From Paul's Security Weekly
Recorded on February 12, 2019 at G-Unit Studios in Rhode Island!
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Topic: SDL, PKI, VPN, Oh My!
- Well, there are a lot of terms that are around in Cyber these days. I think we could do shows every week for a while and never get through them all. From AI to Zero Day Exploits, there are a plethora of terms that everyone uses all the time but maybe you don't know them yet. So, I thought we would grab some of the more common ones and try to explain.
[These are all things that were open on my desk when I wrote this]
- SOC -- Security Operations Center -- this is a physical or virtual environment where we basically monitor the status of a network. So, you put sensors in the network that sniff packets and agents on equipment which monitors the status and all this information is passed into the SOC. Some person or lots of people may be involved in the monitoring of different features that are selected to be the critical events that would indicate some sort of compromise or vulnerability.
- SIEM -- Security Information and Event Management. As opposed to the Sims or some other simulation product, this sim is a key part of any SOC. Basically, the siem is a tool that is used to create rules and correlation of those rules to determine the relationships between occuring events. These are often expensive and complex tools but they don't have to be. In fact, modern SIEMS can be simply a SNORT/SNORBY or something like that. However, they can also be gigantic and complex. Modern ones can have UEBA (user and entity behavior analytics)as well as SOARS (Security orchestration and automated response).
- PCI -- Payment Card Industry -- This is a term that is often confused with PKI (in a minute). These are standards that were developed to manage credit cards and other forms of online (and I guess offline) payments. This set of standards was developed by the big players (AMEX, MC, Discover, et. al). Don't confuse this with PCI either, that's a PC bus standard for cards that plug into motherboards.
- PKI -- Public Key INfrastructure. This is a set of standards for cryptography which are used any time you want to send most anything electronically. Really simply, this is how do you secure electronic transfer of information. So PCI could certainly use PKI to implement secure data transfers. There is a whole set of standards developed around this.
- NIST -- The national institute of standards and technology. This government entity does everything from decide how much a pound weighs to publishing hashes of files so you can ensure that your windows files are legit. They also write standards like PKI and Cybersecurity. They publish draft stanards frequently, develop standards guidelines. NIST, if you are not familiar with it is a huge resource for anyone in Cyber.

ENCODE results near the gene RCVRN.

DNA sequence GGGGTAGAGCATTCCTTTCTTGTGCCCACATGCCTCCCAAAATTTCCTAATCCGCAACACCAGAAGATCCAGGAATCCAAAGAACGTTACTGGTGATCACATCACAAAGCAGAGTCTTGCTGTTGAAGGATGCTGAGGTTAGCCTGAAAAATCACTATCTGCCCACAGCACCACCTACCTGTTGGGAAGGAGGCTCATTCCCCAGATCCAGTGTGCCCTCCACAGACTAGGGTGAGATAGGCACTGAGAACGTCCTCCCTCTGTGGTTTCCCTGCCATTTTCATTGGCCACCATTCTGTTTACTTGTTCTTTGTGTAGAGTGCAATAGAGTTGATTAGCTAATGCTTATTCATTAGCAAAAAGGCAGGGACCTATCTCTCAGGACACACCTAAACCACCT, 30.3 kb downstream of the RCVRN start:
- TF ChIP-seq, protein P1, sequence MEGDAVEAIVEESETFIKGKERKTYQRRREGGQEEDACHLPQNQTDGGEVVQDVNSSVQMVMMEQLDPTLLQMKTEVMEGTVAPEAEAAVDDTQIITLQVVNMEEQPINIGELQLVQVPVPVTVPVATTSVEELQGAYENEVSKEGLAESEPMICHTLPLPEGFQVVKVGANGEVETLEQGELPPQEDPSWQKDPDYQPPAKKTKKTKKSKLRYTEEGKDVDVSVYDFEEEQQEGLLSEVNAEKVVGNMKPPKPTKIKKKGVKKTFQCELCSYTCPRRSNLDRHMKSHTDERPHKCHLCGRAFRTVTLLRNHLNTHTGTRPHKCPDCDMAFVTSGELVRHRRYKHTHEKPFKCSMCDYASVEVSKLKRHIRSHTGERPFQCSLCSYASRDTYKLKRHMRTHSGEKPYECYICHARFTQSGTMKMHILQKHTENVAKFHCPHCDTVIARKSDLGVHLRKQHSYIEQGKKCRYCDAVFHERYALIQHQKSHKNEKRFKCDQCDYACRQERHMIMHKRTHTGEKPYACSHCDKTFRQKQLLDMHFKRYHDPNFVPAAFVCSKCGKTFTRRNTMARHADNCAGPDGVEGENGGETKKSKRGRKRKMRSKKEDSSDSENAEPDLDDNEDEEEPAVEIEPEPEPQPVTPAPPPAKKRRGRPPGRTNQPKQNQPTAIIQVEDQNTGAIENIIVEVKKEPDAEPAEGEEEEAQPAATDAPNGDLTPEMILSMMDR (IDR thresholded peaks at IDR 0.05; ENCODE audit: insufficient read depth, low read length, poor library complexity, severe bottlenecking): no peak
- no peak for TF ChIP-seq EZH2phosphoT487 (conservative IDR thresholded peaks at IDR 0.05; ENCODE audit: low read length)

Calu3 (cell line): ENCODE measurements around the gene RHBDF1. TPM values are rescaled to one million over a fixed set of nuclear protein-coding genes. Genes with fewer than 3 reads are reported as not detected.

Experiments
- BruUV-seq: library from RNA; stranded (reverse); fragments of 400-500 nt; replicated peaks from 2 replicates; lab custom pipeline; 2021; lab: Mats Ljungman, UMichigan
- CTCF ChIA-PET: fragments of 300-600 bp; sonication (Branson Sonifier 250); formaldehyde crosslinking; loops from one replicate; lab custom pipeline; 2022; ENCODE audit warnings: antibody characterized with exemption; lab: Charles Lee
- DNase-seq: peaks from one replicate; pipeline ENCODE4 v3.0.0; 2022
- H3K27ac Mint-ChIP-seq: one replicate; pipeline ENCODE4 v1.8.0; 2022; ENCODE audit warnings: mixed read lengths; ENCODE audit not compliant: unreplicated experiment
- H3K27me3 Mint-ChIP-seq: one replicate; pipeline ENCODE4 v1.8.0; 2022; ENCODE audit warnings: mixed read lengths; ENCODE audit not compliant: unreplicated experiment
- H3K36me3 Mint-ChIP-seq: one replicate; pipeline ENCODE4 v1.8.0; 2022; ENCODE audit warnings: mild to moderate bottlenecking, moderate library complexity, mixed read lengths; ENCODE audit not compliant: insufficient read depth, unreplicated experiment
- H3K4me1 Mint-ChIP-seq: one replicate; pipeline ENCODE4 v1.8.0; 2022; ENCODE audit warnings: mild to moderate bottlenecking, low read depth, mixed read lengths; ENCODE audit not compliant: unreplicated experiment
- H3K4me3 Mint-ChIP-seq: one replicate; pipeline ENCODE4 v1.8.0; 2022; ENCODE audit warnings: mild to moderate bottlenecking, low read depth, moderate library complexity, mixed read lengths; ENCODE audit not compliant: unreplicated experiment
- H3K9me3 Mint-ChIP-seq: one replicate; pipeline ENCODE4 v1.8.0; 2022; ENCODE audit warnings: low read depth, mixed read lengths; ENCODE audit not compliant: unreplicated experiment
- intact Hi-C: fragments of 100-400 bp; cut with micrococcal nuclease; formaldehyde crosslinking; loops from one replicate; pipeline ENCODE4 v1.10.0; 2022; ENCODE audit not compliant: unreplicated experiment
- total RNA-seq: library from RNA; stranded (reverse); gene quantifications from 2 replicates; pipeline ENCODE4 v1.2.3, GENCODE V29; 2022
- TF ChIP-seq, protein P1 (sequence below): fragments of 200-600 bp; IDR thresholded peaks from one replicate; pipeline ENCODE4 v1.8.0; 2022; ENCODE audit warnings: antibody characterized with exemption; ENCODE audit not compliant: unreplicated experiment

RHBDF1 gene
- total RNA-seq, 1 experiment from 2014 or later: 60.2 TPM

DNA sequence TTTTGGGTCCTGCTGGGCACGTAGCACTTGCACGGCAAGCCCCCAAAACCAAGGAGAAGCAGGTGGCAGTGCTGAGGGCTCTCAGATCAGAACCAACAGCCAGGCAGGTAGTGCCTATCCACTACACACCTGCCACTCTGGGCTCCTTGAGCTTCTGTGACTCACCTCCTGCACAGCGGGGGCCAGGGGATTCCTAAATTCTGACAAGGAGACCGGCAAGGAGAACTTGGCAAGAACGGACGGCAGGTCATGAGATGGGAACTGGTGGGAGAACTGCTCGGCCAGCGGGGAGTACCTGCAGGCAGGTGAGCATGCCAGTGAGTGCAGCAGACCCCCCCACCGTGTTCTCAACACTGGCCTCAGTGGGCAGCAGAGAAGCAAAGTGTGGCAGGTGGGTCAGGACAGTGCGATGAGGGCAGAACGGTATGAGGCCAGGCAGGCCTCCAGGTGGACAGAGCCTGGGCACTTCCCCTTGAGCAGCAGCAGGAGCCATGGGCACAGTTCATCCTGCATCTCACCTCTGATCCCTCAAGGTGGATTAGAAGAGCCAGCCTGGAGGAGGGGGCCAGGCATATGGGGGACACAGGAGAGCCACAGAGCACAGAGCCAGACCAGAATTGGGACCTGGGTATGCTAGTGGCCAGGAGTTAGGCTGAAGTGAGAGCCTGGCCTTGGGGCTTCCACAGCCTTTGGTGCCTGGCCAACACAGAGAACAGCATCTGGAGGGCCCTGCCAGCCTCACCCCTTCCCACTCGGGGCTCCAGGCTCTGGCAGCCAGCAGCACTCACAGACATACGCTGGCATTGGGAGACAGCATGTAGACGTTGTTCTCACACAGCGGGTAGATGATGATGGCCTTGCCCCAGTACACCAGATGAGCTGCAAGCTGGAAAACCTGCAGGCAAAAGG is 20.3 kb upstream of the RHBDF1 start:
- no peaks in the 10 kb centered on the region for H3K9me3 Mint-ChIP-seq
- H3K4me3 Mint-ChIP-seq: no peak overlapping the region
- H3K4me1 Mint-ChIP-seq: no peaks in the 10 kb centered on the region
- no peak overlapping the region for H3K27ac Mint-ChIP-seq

- NSA -- The National Security Administration is a government organization that is responsible for all crypto, signals intelligence, privacy, defense, you name it. There is a lot of criticism in the community but a lot of respect too. Anytime you have a shadowy government agency, people are going to worry about it but some great people got their start there too.
- ISAKMP -- Internet Security Association and Key Management Protocol -- this is defined by RFC (request for comment, see below) 2408 and is the basis for key exchange between two points. Basically, it is a component that uses all sorts of protocols (like IKE (Internet Key Exchange)) to allow for encryption of data streams.
- IPSEC -- Internet Protocol Security -- encrypts packets of data sent over an internet protocol.
- RFC -- Request for Comment -- this is a formal document from the IETF (Internet Engineering Task Force) that is developed by a committee and put up for review by pretty much anyone. A great many protocols, standards, and everything else we use today was probably at some point an RFC. For instance, RFC 894 was the original RFC which described the use of IP datagrams being sent over the ethernet standard.
- BSD -- Berkely Software Distribution -- An ancient grandfather that ran on PDP-11 systems. It is often called Berkely Unix and was a derivative of the common ancestor from Bell labs UNIX. This stuff came out of the 1970s and ends up being the ancestor of linux and all the modern operating systems. Pretty much everyone stole ideas from BSD.
- VPN -- Virtual Private Network -- This is a method which uses ISAKMP and IPSEC as one set of options to encrypt packets and encapsulate them for sending over IEEE 802 type networks. Very commonly used to both validate the source and destination of traffic when employees want to access internal resources from remote locations.
- VM -- virtual machine -- If you watched the show last time, we explained vms.
- Zero Day Exploit -- A new, previously unknown exploit which you have just found. No one knows how to stop it, when will the madness end.